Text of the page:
"As the police try to decipher the mystery of Lydia's death, her family realize that they didn't know her at all. Lydia is remarkably imagined, her unhappy teenage life crafted without an ounce of cliché. Ng's prose is precise and sensitive, her characters richly drawn." Highly recommended as a YA crossover and book group choice.

* * = 2 starred reviews

Celeste Ng will be in Ann Arbor, July 18, 2014 @ Literati Bookstore, 124 E. Washington. Don't miss this chance to meet her. I am hoping she might touch on her take on ethnic fiction, and why she does not want to be the next Amy Tan.

Beyond Magenta: Transgender Teens Speak Out

Those interested in personal memoirs and stories will love Beyond Magenta: Transgender Teens Speak Out, by Susan Kuklin. Six honest teens from diverse backgrounds share their inspirational and often heartbreaking experiences in trying to find and identify who they really are. Each teen describes how they first realized they were a different gender and their transitional experiences since then. With a format based on taped interviews, readers will feel as though they are having a conversation with each teen in person. In addition to providing a great introduction to readers first exploring what it means to be transgender or intersex, "Beyond Magenta" would function well in teen book clubs or group discussions on identity. An extensive glossary and resource guide are located in the back of the book for extra clarification and further research.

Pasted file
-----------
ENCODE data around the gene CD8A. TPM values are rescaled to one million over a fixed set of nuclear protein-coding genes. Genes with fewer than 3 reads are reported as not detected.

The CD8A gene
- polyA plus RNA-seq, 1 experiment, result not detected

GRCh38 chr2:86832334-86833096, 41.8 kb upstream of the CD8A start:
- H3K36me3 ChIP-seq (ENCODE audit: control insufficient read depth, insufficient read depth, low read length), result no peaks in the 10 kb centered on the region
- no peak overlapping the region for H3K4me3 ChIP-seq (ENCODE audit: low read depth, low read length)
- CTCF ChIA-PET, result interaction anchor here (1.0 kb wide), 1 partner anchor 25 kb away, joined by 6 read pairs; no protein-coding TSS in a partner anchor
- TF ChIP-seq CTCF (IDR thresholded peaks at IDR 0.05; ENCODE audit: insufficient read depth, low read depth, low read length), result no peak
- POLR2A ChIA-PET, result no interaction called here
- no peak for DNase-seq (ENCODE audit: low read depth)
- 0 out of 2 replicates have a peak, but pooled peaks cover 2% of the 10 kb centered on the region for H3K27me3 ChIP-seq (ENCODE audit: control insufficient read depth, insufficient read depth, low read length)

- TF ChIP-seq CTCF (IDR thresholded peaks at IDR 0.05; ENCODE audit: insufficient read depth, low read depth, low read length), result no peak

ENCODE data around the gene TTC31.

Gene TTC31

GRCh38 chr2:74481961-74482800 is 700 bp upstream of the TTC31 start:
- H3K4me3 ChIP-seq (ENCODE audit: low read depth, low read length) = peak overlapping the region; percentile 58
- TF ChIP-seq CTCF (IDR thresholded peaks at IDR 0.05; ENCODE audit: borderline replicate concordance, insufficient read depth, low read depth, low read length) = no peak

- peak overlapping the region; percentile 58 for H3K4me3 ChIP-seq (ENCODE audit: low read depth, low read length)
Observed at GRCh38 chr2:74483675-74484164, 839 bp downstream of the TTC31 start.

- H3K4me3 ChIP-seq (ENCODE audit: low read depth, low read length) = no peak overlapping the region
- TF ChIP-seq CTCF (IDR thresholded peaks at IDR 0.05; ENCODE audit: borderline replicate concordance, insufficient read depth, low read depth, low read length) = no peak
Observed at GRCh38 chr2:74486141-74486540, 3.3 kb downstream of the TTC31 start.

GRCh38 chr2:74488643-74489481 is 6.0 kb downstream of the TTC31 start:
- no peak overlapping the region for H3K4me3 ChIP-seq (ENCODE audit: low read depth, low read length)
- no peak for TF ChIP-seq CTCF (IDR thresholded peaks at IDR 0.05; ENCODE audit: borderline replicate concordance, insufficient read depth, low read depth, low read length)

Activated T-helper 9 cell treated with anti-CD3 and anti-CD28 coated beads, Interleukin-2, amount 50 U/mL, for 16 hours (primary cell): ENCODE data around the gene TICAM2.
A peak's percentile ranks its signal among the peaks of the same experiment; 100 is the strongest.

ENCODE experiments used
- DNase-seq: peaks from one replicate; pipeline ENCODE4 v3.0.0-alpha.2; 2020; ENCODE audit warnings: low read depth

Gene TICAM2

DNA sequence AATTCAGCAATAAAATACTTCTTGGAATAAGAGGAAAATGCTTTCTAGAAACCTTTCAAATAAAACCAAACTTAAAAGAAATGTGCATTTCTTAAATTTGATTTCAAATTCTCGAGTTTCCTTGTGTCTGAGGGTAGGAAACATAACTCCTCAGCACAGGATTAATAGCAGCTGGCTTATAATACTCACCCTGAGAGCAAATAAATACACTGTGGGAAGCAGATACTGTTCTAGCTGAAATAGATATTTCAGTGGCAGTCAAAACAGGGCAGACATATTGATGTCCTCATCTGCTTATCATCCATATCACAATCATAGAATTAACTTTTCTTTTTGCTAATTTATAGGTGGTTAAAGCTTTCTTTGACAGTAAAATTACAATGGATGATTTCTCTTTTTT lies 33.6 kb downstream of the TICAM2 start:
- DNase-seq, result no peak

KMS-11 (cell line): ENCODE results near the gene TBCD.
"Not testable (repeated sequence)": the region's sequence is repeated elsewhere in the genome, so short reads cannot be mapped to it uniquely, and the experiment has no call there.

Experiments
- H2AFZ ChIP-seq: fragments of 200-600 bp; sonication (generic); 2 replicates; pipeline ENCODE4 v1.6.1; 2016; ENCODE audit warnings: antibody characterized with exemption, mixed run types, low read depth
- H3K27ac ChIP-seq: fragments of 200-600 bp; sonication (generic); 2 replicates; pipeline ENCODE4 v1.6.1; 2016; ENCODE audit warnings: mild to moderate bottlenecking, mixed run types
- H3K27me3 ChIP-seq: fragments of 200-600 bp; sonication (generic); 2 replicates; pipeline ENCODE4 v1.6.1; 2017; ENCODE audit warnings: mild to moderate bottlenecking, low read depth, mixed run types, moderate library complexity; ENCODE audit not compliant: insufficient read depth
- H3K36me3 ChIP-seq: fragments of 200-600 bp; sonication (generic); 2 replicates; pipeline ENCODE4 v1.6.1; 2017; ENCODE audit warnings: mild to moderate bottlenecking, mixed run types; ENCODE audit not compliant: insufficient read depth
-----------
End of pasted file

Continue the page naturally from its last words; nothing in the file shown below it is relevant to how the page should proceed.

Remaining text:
Susan Kuklin is well-known for her raw and informative nonfiction books, including No Choirboy: Murder, Violence, and Teenagers on Death Row and Iqbal Masih and the Crusaders Against Child Slavery. Many of her books, including "Beyond Magenta", feature her own engaging photography. To learn more about Susan Kuklin, visit her website.

Quiz: How much do you know about the upcoming Awards Celebration on June 3?

Take this quiz to see how much you know about the 3rd-5th Grade Short Story Challenge Awards Celebration on June 3!

1. The fabulous children's author who will be present at the event is...
a. Bob Shea
b. Laura Numeroff
c. Lisa Wheeler
d. Lara Zielin

2. Writers who participated in the Challenge will receive...
a. bacon
b. a certificate
c. a commemorative pen
d. a wheelbarrow

3. Everyone interested in kids' library events can pick up...
a. the pace
b. steam
c. the pieces
d. the new summer Jump! brochure

4. There will be a food table with...
a. cookies and water
b. cookies and cream
c. donuts and lemonade
d. Elephant and Piggie

5. The top 9 winners of the Challenge will get...
a. a deflated tire
b. a smelly old sock
c. a pony!
d. a Target gift card

Whew, tough quiz. Let's see how many you got right:
(p ϛ 'ɐ ㄣ 'p Ɛ 'q ᄅ 'ɔ Ɩ)

If you got:
1 correct: You need to study up. Try stopping by the Awards Celebration and then try again!
2-4 correct: Nice! It sounds like you missed a couple things, but you can make up for that by coming to the Awards Celebration in person!
5 correct: Superstar! Show off your amazing quiz-taking skills by coming to the Awards Celebration!

Best Adult Fiction For Teens (And Adults!)